Getting Started

Let’s take a practical example on how you set-up things in Nektion. In this example we have a product with new commercial releases coming once per quarter. There are teams doing the development that can vary between releases and that do their work in sprints. From a product management standpoint it is key to manage which features go into a release, whereas the teams work on stories that are completed in a sprint. In this example we want to set-up the following views:

  • A view with the Features that have been added to the product and to what stories they are split to
  • A product kanban view where we can create new features and move them from new to validation to next up to development to done
  • A list view where we can prioritize our next up features
  • A roadmap timeline where we can show different features will be ready and in which release
  • A view to see the content of a release
  • A view for teams to see their backlog, the stories and their parent Features
  • A list view for teams to prioritize their stories
  • A sprint board for managing the state (Not Started, In Development, Done) of the stories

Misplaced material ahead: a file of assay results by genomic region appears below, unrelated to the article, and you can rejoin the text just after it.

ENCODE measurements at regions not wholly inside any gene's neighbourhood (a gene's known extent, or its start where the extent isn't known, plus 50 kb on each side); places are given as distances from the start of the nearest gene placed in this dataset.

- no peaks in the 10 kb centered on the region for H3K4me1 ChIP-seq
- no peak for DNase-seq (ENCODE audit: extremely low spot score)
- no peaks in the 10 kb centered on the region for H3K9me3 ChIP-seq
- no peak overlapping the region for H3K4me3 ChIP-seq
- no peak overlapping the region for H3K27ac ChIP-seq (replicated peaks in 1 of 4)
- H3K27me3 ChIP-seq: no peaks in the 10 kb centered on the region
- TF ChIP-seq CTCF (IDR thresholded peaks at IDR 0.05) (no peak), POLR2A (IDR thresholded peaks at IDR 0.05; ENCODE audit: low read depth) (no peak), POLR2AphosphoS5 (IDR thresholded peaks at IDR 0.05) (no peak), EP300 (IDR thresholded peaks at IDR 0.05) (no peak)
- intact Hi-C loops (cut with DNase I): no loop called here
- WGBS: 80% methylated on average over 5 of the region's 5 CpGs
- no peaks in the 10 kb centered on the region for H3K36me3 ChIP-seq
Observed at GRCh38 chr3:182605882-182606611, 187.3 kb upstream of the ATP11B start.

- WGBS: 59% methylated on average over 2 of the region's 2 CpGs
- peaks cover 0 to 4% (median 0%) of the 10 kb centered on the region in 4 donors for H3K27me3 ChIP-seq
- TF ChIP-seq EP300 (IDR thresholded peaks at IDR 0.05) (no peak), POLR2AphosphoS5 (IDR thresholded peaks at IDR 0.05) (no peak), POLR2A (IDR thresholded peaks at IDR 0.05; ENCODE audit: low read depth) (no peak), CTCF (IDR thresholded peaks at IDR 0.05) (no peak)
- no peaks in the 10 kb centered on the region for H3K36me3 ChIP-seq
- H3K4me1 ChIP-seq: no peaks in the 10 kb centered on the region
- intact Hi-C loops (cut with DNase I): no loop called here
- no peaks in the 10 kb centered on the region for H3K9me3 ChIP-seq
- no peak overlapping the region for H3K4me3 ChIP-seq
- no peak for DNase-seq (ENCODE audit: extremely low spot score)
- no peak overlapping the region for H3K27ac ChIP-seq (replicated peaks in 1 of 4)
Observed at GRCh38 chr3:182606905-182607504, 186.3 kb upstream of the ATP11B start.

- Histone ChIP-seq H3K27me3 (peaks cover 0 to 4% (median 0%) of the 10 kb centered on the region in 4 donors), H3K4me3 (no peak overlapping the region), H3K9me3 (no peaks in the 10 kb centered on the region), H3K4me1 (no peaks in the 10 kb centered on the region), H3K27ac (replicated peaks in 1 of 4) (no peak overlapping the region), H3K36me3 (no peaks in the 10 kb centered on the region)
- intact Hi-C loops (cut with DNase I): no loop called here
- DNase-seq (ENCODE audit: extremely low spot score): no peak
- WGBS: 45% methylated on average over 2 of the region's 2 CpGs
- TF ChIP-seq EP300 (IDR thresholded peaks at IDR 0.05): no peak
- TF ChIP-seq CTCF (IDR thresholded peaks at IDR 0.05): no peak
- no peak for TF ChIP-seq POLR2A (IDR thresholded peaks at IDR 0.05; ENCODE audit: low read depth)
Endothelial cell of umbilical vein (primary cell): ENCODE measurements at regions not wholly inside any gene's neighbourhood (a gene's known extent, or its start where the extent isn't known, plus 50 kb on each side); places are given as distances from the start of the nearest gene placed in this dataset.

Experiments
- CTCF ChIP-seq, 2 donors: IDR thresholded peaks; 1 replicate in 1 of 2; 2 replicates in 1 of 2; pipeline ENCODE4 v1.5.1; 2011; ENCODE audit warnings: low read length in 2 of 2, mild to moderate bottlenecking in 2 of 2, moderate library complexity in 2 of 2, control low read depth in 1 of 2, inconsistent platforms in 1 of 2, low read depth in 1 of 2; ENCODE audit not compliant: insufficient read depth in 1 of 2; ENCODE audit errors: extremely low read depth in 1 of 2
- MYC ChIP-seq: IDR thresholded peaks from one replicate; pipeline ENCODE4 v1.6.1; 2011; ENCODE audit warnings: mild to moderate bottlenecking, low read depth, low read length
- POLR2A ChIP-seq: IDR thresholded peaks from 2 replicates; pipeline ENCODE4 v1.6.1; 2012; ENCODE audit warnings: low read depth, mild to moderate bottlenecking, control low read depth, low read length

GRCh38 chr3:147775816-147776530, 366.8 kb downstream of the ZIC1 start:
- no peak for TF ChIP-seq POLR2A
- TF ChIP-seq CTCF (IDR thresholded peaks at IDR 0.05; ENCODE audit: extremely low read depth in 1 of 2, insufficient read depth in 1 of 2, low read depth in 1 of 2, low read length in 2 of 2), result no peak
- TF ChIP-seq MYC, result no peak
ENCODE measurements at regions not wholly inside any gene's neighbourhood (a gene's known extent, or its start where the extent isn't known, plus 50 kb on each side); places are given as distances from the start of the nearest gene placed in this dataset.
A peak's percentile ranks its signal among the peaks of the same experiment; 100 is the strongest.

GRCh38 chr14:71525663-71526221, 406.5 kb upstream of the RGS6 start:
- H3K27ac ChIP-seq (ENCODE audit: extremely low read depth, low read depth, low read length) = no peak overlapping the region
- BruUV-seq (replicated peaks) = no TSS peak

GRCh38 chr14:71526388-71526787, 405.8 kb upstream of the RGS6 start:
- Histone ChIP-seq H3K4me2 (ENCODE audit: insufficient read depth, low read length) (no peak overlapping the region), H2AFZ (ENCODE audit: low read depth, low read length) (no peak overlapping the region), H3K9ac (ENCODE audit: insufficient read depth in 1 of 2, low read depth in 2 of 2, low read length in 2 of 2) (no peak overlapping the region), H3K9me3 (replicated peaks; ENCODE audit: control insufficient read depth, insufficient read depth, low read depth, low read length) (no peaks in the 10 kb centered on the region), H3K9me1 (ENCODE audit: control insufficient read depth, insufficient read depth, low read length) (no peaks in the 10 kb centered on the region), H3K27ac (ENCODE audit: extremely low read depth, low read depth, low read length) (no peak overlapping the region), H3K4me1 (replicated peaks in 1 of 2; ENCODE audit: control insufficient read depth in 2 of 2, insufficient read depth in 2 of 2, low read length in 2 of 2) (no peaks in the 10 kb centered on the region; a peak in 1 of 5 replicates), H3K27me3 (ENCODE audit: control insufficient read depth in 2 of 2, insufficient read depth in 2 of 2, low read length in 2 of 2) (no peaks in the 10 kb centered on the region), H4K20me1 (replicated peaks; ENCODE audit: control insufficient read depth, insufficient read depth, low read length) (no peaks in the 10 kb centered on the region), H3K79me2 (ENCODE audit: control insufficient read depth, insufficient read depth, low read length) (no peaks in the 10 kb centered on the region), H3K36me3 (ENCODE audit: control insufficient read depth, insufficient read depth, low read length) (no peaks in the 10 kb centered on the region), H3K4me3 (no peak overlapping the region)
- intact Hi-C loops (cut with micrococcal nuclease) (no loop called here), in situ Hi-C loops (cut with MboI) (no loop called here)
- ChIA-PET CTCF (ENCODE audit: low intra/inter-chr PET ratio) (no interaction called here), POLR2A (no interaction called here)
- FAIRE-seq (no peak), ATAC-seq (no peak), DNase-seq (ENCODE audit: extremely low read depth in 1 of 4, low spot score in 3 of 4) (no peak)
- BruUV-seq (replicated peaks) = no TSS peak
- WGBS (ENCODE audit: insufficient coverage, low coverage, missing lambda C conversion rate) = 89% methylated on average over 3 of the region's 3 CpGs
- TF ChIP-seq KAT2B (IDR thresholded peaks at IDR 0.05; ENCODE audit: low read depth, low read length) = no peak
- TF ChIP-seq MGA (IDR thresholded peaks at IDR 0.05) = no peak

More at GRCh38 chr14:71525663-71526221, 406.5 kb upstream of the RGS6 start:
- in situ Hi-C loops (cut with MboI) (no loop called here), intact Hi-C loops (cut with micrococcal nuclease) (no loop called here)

Picture 2: The conceptual model in our example

At this point it is also worth noting the difference between item/relation types and items/relations. Product is an item type, but iPhone and iPad could be the names of two items of the type Product. We could have the relation type called Product has Release that is used to create one relation between iPhone and Release 2020 and another between iPhone and Release 2021. When we define a model, we define item types and relation types, when we use the views we create items and relations. From here on, when we refer to concepts in Nektion, we will write them in italics.

Creating a practice account

Even if you have an existing Nektion account, it can be useful to create a practice account to go through this tutorial. To sign up for it, go here. Alternatively, you can just read the tutorial.